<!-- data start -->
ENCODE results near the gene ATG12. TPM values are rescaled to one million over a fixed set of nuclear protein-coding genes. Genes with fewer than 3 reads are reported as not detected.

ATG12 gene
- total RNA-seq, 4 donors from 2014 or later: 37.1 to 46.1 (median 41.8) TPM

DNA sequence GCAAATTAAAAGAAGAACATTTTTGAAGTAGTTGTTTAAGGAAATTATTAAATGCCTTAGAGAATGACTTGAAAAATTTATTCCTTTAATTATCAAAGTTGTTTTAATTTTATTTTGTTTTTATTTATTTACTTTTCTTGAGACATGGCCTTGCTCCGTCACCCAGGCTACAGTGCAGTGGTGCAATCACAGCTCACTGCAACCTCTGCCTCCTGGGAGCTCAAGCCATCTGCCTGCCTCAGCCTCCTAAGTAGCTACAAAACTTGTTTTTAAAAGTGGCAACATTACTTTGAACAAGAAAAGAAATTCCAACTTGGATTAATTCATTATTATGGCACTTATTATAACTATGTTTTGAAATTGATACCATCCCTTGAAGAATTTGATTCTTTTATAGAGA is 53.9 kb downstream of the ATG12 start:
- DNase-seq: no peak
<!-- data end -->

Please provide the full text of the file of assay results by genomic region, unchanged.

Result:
ENCODE results near the gene ATG12. TPM values are rescaled to one million over a fixed set of nuclear protein-coding genes. Genes with fewer than 3 reads are reported as not detected.

ATG12 gene
- total RNA-seq, 4 donors from 2014 or later: 37.1 to 46.1 (median 41.8) TPM

DNA sequence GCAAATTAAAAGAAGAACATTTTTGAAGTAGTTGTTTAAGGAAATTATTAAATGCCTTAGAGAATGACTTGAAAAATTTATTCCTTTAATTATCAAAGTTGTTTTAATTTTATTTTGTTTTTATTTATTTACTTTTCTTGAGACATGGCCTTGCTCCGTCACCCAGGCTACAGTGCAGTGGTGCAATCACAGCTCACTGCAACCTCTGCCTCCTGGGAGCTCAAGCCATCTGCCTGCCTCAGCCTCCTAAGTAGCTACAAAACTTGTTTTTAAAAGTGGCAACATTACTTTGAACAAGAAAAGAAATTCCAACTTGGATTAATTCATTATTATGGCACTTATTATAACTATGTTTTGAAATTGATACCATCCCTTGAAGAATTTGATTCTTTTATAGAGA is 53.9 kb downstream of the ATG12 start:
- DNase-seq: no peak